The production of lustre was seldom described in detail before the late 19th century. However no written records exist for the first four centuries, therefore there is a risk of interpreting the ancient technology in terms of current techniques. This is why an extensive study of Medieval lustre pottery is carried out in order to know and to understand the pigments used, the way of production, the microstructure of the decoration and its optical behaviour and appearance [ 2 ] .
The knowledge of some of the compounds used as pigments for lustre, the reducing atmosphere currently used and the resulting metallic aspect helped to suppose that lustre was caused by a metallic film created during firing on the glaze surface, but at present only a few attempts had been published to verify the chemical and structural composition of lustre. These previous studies concluded that silver and copper were the main components of lustre. But many questions about metallic and crystalline character of these components and its complete microstructure remained still unanswered. Therefore an especial analytical approach, the Transmission Electron Microscopy (TEM), was needed to resolve the composition and microstructure of lustre. In order to study the complete in-depth lustre microstructure, a cross section was preferred for observing the samples under TEM. The preparation method used for preparing the thin cross-section specimens was first developed by Abrahams and Buiocchi for studying semiconductor epitaxial structures [ 3 ].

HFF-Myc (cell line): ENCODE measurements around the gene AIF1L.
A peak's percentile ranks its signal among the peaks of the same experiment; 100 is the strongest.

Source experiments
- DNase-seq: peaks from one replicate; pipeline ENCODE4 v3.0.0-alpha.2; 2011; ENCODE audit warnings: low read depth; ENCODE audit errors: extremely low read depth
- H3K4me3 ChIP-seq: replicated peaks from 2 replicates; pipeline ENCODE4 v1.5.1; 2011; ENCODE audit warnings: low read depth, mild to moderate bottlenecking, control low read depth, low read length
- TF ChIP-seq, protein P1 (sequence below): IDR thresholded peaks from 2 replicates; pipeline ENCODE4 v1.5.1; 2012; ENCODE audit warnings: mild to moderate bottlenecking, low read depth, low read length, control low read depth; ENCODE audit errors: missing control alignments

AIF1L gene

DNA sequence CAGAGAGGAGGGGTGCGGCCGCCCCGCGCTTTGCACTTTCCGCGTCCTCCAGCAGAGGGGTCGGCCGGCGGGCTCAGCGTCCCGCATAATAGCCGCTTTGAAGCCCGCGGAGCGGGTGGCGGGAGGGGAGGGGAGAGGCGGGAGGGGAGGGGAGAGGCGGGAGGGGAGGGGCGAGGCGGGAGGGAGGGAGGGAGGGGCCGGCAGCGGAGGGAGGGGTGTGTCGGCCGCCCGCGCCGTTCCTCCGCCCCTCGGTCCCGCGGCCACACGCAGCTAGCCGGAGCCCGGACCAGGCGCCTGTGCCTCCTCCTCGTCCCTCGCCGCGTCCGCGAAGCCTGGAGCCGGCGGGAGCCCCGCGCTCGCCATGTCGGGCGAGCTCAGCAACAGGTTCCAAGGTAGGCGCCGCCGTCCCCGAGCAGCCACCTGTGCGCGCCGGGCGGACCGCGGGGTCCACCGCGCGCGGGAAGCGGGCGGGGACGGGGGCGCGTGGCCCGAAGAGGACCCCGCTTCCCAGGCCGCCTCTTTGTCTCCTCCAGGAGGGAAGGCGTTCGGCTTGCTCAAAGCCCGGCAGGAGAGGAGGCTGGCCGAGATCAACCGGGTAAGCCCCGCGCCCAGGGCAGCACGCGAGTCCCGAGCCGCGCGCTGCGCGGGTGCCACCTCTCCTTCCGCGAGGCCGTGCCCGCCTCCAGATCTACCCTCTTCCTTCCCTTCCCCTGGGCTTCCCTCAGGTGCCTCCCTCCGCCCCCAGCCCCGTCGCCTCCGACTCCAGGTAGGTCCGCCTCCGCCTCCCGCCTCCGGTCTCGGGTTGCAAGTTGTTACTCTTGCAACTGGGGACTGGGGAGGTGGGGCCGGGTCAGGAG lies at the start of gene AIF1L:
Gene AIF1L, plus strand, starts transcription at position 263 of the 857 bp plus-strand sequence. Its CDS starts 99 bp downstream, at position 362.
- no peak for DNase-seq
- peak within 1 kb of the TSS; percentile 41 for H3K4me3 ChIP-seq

Two different types of samples were selected for studying lustre decoration, they were chosen because they belonged to the extremes of colour range appeared on lustre pottery. The first sample (A) is a fragment decorated with red-brown copper-like lustre from Paterna (Spain), 14th century AD, and the second one (B) is part of a Syrian ceramic, 12th century AD, with a green-olive yellowish lustre. In both cases, samples belonged to ceramics decorated with lustre designs on white tin-glazes.
In TEM, sample A appeared with a homogeneous surface microstructure formed by small quasi-spherical clusters, arranged in two different sizes and embedded in an amorphous matrix (the glaze) (Figure 2). The total thickness of this structure was between 200 and 500 nm. A first outer layer was formed by the biggest clusters, which had a diameter of about 50 nm. Diameter of the other smaller inner clusters was between 10 and 20 nm.